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Organizational Behavior Organizations

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Organizational Behavior Organizations have been described as groups of people who work interdependently toward some purpose. This definition clearly indicates that organizations are not buildings or pieces of machinery. Organizations are, indeed, people who interact to accomplish shared objectives. The study of organizational behavior (OB) and its affiliated subjects helps us understand what people think, feel and do in organizational settings. For managers and, realistically, all employees, this knowledge helps predict, understand and control organizational events. There are three determinants of behavior in order to make an organization more effective: individual, groups, and structure. The people within the organization and their behaviors affect the performance of the organization. There are a number of behavioral disciplines that contribute to OB: psychology, sociology, social psychology, anthropology, and political science. There are lot of challenges and opportunities today for managers to use OB concepts. One of the most important and broad-based challenges facing organizations today is adapting to diverse work environments. Organizations are becoming more heterogeneous in terms of gender, race, and ethnicity. Understanding the concepts of OB allows management to facilitate the needs of a diverse workforce.

Organizational behavior is about people at work in all kinds of organizations and how they may be motivated to work together in more effective ways. By studying these behaviors you become more aware of your business ethics and are able to positively find ways to transfer your employee's attitudes and behaviors into more positive experiences personally and for the company. Most organizations realize that being ethical is good business practice and pays in the long run. To be ethical requires treating others -- customers and employees -- properly and fairly. A company that is interested in growth and profits must establish relationships with customers and employees based on trust. Improvement of the employer/employee relationship is important to both parties for several reasons. First, employee productivity increases when employers treat their employees with more respect. Second, employees may find that increased ethical behavior on their part actually results in higher compensation. For example, many companies are involved in relationship marketing, which is the process of creating and maintaining long-term relationships with customers. Relationship marketing, which can help a company increase its profits, requires the cooperation of employees. Employees that perform their jobs conscientiously and diligently are frequently rewarded with higher wages. Third, even if there is no material gain, ethically appropriate behavior provides a sense of self-satisfaction. Therefore, it is advantageous for every organization to maintain high ethical standards and thereby foster trust between a company and its employees.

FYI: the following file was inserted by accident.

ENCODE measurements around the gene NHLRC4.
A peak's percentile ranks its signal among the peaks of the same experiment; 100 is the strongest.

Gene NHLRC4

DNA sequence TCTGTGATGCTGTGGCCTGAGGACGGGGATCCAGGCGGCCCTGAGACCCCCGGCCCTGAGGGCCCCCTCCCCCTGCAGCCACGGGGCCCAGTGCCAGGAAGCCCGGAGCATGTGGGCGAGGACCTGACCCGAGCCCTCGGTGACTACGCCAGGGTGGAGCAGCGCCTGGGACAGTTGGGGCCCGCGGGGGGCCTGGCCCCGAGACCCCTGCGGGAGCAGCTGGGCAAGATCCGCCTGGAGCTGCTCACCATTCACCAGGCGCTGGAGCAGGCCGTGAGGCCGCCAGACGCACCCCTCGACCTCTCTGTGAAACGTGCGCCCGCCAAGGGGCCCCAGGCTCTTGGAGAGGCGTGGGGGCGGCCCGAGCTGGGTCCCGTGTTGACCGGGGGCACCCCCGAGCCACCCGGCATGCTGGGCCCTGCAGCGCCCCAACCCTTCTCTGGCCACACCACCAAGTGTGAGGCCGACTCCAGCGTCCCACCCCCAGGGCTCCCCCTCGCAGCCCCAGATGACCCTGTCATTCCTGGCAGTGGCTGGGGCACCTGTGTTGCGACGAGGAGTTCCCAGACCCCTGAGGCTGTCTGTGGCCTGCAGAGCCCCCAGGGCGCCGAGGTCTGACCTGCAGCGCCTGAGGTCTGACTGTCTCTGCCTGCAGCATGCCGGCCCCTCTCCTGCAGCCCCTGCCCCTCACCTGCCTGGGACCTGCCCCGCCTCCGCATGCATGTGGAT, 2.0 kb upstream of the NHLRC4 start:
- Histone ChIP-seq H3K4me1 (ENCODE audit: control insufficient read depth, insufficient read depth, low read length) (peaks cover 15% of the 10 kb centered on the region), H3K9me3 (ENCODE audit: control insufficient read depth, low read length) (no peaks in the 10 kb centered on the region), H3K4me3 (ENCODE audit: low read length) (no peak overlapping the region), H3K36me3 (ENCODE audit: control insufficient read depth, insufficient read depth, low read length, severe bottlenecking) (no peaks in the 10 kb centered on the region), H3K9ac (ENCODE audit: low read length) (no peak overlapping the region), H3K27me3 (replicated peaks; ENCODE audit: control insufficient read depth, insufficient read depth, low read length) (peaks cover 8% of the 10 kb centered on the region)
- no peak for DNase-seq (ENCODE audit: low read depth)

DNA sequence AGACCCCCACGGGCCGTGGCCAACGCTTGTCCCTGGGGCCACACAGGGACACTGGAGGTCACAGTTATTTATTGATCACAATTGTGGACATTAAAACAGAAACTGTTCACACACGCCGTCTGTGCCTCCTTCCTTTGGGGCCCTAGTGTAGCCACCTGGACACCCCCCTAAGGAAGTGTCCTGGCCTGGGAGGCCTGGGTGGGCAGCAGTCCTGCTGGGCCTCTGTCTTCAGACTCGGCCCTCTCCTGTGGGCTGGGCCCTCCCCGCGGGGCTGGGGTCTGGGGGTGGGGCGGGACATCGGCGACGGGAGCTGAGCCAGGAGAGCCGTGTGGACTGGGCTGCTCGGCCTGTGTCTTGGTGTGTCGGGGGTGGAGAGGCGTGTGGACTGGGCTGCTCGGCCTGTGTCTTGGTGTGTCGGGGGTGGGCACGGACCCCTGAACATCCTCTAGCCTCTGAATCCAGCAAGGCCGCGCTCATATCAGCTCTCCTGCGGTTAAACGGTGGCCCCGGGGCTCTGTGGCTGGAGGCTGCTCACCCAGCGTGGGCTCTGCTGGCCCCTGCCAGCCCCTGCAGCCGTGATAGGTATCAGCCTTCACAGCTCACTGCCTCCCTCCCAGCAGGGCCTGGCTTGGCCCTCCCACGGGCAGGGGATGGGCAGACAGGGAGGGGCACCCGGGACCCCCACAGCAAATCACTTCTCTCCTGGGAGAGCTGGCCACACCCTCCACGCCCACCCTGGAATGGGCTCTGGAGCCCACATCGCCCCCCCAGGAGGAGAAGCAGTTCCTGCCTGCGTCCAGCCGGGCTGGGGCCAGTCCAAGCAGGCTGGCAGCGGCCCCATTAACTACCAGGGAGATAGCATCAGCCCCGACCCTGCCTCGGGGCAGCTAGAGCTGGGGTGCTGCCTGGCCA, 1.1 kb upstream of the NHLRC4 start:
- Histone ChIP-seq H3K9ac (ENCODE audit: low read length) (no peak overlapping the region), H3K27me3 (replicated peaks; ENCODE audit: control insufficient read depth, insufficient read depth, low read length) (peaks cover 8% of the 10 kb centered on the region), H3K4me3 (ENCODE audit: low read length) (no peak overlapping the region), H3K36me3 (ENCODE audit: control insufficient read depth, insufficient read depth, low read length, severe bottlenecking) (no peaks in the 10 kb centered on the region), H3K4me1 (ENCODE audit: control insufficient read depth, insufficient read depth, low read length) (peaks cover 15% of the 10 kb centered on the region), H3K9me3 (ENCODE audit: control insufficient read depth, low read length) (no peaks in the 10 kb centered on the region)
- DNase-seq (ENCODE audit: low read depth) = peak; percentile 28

Virtually all studies of employee satisfaction show that influencing employee attitudes is more affectively done by local managers and supervisors than by any other force with in a business or organization. Positive attitudes, behaviors, and language are the most critical ingredients, supported by constant application, interpretation, and example provided by organizational leadership. Here are some of the principles that I feel are pretty powerful techniques to redirect redefine and refocus how employees think, speak and behave and achieve in their work environment.

Managers should be more constructive. This means that daily, managers should seek to make and solicit positive, constructive suggestions to their employees. They should seek out useful questions to answer everyday and critique performance constructively. Managers should be positive. By teaching others to have fun and celebrate some success every day is positive behavior. Using positive language and reducing the negative language in a group should eliminate negative emotions amongst the team and or company.

Managers should be outcome focused. Learn from positive lessons from adverse situations and focus on today and tomorrow. This will commit the manager to a forward momentum that each employee can follow.

Managers should be reflective and seek to learn everyday.



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